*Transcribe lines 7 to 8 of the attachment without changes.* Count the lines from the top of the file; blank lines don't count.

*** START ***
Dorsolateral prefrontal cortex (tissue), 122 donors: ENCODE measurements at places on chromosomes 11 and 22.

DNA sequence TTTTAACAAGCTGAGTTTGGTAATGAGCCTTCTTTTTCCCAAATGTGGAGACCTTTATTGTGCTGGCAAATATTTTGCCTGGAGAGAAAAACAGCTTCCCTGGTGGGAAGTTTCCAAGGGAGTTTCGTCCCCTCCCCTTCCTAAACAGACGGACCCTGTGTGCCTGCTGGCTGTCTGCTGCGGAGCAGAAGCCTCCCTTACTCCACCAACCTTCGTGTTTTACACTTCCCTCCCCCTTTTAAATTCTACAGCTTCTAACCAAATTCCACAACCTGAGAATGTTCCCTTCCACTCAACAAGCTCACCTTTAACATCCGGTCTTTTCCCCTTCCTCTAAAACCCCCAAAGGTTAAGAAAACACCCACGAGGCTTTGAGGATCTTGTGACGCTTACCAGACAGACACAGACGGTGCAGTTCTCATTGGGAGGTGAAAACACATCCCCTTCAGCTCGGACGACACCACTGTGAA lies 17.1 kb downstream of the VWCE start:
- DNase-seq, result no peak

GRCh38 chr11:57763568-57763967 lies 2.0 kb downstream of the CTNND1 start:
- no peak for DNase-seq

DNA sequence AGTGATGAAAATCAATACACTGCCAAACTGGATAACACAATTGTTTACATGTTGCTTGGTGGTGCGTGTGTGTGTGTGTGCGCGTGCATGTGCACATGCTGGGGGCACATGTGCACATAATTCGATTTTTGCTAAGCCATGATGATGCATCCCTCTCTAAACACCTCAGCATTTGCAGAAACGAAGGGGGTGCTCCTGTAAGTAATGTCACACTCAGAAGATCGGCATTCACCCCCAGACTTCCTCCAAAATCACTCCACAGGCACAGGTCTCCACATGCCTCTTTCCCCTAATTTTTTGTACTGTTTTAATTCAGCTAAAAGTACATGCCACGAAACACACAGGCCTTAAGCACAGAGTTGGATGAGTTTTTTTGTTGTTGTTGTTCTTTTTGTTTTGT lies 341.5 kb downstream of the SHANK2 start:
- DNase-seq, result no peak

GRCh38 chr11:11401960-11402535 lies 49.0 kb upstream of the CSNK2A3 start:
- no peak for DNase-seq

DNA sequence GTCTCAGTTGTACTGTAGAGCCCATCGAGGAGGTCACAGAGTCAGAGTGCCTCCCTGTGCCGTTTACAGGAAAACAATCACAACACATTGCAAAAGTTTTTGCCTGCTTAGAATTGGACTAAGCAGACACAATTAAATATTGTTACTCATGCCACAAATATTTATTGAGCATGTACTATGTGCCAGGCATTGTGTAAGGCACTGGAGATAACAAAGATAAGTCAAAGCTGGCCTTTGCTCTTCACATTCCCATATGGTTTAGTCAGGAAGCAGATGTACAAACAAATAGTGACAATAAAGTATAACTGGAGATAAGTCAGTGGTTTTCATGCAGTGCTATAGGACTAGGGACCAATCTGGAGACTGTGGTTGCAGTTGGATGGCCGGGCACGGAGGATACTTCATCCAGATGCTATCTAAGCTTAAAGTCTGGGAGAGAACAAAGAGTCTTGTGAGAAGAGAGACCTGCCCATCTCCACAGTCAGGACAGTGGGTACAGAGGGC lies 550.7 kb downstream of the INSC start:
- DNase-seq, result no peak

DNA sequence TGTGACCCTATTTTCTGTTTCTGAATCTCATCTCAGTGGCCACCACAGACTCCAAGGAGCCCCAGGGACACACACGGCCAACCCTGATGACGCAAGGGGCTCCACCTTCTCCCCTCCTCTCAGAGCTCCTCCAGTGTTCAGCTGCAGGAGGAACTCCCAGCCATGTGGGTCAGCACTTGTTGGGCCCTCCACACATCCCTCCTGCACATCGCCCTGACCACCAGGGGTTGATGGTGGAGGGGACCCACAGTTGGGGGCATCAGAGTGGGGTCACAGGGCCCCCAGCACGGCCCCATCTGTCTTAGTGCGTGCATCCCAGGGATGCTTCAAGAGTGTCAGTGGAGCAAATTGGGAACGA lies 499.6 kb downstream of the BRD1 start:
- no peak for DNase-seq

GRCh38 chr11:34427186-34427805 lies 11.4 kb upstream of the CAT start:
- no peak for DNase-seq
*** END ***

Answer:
- DNase-seq, result no peak

GRCh38 chr11:11401960-11402535 lies 49.0 kb upstream of the CSNK2A3 start: